Author: Emanuel Pietrobon – 20/12/20
Music is the tool people tend to resort to when they feel specific emotions and experience some states of mind, like anger, happiness, sadness, anxiety and excitement. People listen to music because of its relaxing effect – it has been scientifically proven the power exerted by music on the human brain, which may be stimulated to produce dopamine – but scarce attention has been devoted so far to what we could name the “weaponisation of music”.
Music is not only about happiness and sadness, is not only about dancing and having fun at a party, music – some scientists and sociologists are starting to argue – can be a powerful instrument of mind control, whose power stems from the fact of being apparently harmless.
Latin America is being observed the birth and spread of anti-reggaeton movements, led by social and political activists claiming that reggaeton is having a very negative impact on Latino people in terms of social conduct, values, morality and even intelligence. Reggaeton and its surrogates, indeed, do exalt toxic masculinity, adultery and sexual objectification – and the way of life promoted by their female and male artists seems to show they like doing what they preach. The first and recent research conducted on this issue have apparently confirmed the fears of the activists and provided them with scientific legitimacy: people who listen too much reggaeton, that is on a daily or weekly basis let’s say, show levels of increasing cognitive impairment which is manifested in higher drug-addiction, depression, lack of self-esteem, attachment to material things, and so on.
If we study more in-depth the topics “music and brain” and “music and culture” we can find a lot of articles and research claiming that the more the lyrics are violent and empty – in terms of moral message – the higher is the risk of emulation among the listeners.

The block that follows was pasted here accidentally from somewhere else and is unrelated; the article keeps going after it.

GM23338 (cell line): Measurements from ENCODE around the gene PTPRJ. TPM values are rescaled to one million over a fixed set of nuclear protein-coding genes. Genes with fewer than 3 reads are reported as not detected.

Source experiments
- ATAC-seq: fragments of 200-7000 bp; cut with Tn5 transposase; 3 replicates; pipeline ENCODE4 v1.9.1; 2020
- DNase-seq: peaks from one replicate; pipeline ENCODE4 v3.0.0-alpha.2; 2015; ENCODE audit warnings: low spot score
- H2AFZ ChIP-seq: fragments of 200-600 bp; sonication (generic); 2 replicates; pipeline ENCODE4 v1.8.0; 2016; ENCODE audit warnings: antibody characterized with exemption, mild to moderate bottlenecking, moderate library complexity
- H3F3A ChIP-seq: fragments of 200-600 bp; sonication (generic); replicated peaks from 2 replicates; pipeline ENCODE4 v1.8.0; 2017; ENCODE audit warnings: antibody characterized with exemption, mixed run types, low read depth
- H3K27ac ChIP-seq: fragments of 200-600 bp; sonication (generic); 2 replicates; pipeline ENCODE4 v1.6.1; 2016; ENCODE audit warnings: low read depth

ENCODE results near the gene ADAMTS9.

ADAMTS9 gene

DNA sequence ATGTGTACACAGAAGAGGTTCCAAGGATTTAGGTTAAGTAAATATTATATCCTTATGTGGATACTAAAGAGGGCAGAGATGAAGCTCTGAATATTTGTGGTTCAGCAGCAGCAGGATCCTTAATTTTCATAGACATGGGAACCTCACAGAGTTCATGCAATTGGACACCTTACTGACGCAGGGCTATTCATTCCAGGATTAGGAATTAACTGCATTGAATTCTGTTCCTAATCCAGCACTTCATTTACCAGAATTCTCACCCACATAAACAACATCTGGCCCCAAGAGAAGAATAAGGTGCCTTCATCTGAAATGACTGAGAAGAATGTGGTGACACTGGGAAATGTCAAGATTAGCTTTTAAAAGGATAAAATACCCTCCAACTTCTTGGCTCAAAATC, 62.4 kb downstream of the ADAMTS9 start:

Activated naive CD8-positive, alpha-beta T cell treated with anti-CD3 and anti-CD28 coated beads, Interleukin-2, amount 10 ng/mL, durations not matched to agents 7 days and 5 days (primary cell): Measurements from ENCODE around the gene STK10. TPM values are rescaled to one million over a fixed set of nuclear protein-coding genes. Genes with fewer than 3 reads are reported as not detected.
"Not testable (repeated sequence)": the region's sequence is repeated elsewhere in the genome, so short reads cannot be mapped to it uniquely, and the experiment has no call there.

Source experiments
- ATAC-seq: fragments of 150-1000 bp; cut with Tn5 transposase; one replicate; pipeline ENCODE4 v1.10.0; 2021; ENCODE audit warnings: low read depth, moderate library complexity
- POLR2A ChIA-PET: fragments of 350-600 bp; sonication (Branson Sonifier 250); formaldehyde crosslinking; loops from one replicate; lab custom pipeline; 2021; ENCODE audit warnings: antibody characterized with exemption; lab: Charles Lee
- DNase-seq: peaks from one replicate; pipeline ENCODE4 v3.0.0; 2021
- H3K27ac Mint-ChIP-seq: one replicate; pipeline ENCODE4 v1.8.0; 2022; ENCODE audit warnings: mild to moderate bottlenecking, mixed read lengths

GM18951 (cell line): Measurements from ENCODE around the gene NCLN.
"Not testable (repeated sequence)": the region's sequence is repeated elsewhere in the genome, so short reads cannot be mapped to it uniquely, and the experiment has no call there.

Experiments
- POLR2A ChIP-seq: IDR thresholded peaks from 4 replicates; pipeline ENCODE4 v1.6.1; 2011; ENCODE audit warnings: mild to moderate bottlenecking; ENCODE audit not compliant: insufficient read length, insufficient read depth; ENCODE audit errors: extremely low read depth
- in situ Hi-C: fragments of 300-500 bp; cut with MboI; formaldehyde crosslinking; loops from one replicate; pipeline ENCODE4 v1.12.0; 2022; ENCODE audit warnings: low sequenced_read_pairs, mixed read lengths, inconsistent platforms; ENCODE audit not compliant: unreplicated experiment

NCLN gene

In short, some (or many?) listeners don’t merely listen to music because of its relaxing effect and of the positive atmosphere it can create during a party, music is – for this kind of listeners – comparable to a brain-affecting addiction.
In Latin America social activists are at war with reggaeton, in the United States and Western Europe they are at war with gangsta rap and more recently the so-called “trap”, whereas in the Balkans they are at war with gypsy music. In Romania, where social and interethnic tensions are set to increase dramatically over the next years due to the so-called “Roma revolution”, gypsy music is at the center of a culture war.
There are several “anti-Manele” movements in Romania (manele, plural form of manea, is the name with which this genre is called in the country) lobbying to the authorities to ban this music genre and they are having quite a success. Truly speaking there are manele about love, friendship and other harmless topics, but the large majority of them is about very specific topics: drug-addiction, materalism, crime, easy money, machism, sex, prostitution. The musical videos tend to provide the lyrics with semi-pornographic description most of the time, a reason why most manele are actually excluded from the ordinary television broadcasting.